Notocolossus

Notocolossus is a genus of herbivorous lithostrotian titanosaur sauropod dinosaur from late Cretaceous strata of Mendoza Province, Argentina.

Notocolossus
Temporal range: Late Cretaceous, 86 Ma
Notocolossus
Skeletal restoration
Scientific classification
Kingdom: Animalia
Phylum: Chordata
Clade: Dinosauria
Order: Saurischia
Suborder: Sauropodomorpha
Clade: Sauropoda
Clade: Titanosauria
Genus: Notocolossus
González Riga et al., 2016
Species:
N. gonzalezparejasi
Binomial name
Notocolossus gonzalezparejasi
González Riga et al., 2016

Discovery and naming

Notocolossus limbs
Limb bones

A fossil of a large sauropod was discovered by the Argentine paleontologist Dr. Bernardo Javier González Riga in Mendoza province [1]

In 2016, the type species Notocolossus gonzalezparejasi was named and described by Bernardo Javier González Riga, Matthew Carl Lamanna, Leonardo Daniel Ortiz David, Jorge Orlando Calvo and Juan P. Coria. The generic name combines the Greek words νότος, notos, "south wind", and κολοσσός, kolossos, "giant statue", in reference to the provenance from the Southern Hemisphere and the gigantic size of the animal. The specific name honours Jorge González Parejas, for having studied the dinosaur fossils of Mendoza province for two decades.[1]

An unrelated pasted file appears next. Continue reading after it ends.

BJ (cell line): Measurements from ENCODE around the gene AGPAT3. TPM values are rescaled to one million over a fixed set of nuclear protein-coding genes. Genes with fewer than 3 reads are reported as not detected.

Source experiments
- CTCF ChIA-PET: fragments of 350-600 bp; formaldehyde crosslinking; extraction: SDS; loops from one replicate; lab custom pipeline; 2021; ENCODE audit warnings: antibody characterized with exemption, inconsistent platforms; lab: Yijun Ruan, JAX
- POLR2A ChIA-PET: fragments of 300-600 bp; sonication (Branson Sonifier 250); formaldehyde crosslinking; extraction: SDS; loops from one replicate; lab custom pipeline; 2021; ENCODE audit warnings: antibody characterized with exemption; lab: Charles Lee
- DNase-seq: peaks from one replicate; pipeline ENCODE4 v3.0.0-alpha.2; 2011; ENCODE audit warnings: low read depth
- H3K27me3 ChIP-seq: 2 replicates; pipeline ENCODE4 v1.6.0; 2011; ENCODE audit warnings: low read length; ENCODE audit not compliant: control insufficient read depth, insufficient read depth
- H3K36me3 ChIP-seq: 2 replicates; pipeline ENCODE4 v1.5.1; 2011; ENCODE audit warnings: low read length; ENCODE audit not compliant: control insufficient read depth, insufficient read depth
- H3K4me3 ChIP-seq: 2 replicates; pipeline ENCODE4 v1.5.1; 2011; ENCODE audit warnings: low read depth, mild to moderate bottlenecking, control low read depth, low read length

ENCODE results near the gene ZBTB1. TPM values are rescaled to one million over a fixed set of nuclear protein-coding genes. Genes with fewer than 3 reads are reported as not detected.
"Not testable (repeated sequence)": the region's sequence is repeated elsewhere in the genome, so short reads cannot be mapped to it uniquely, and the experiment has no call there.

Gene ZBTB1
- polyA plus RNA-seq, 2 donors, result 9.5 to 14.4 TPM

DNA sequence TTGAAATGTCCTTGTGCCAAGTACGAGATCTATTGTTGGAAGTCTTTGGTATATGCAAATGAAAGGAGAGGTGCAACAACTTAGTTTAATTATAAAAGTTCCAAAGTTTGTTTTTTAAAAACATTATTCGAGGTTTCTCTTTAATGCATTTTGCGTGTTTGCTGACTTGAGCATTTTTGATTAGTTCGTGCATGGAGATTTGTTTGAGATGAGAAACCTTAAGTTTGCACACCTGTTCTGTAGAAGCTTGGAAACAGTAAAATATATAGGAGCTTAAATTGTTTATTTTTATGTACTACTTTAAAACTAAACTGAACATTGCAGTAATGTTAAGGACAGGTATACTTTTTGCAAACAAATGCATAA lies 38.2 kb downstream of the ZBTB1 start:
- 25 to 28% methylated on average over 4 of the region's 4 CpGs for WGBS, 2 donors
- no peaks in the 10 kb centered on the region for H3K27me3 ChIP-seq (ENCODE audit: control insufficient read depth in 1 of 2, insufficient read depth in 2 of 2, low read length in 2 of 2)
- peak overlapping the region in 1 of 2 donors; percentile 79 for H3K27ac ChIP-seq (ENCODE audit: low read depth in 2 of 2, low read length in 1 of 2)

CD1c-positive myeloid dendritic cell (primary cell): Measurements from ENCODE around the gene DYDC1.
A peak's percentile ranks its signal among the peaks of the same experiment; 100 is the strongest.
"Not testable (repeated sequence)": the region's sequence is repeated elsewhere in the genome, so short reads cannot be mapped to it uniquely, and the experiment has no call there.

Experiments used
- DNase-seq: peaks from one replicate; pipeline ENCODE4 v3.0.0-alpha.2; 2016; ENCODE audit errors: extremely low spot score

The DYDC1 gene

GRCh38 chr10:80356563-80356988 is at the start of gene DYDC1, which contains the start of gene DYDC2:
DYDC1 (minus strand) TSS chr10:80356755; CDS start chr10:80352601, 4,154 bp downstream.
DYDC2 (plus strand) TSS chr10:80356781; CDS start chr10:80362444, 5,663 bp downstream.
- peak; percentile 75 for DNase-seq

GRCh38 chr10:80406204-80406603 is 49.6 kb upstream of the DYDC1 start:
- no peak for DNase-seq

The holotype, UNCUYO-LD 301, was found in a layer of the Plottier Formation dating from the Coniacian-Santonian, about eighty-six million years old. It consists of a partial skeleton lacking the skull. It contains an anterior back vertebra, an anterior tail vertebra, a right humerus and the upper part of a left pubic bone. Although the bones have not been discovered in articulation, they were considered to represent a single individual because they were found in close association on a surface of eight by eight metres. A second partial skeleton lacking the skull was referred to Notocolossus: specimen UNCUYO-LD 302 representing a smaller individual. It contains a series of five anterior tail vertebrae and a complete right foot connected to an astragalus. It was recovered on a distance of 403 metres to the holotype from a surface of five by five metres.[1]

Description

Notocolossus vertebrae
Vertebral bones

The evidence suggests that Notocolossus was among the largest titanosaurs, and therefore one of the heaviest land animals, yet discovered. Although the incompleteness of the skeleton of the new sauropod has prevented scientists from making precise estimates of its size, its humerus, or upper arm bone, is 1.76 m (5 ft 9 in) in length, which is longer than that of any other titanosaur for which this bone is known, including other giants such as Dreadnoughtus, Futalognkosaurus, and Paralititan. If, as is likely, the body proportions of Notocolossus were comparable to those of better preserved titanosaurs, the new dinosaur may have weighed in the range of 44.9–75.9 tonnes (44.2–74.7 long tons; 49.5–83.7 short tons), most likely 60.4 tonnes (59.4 long tons; 66.6 short tons).[1]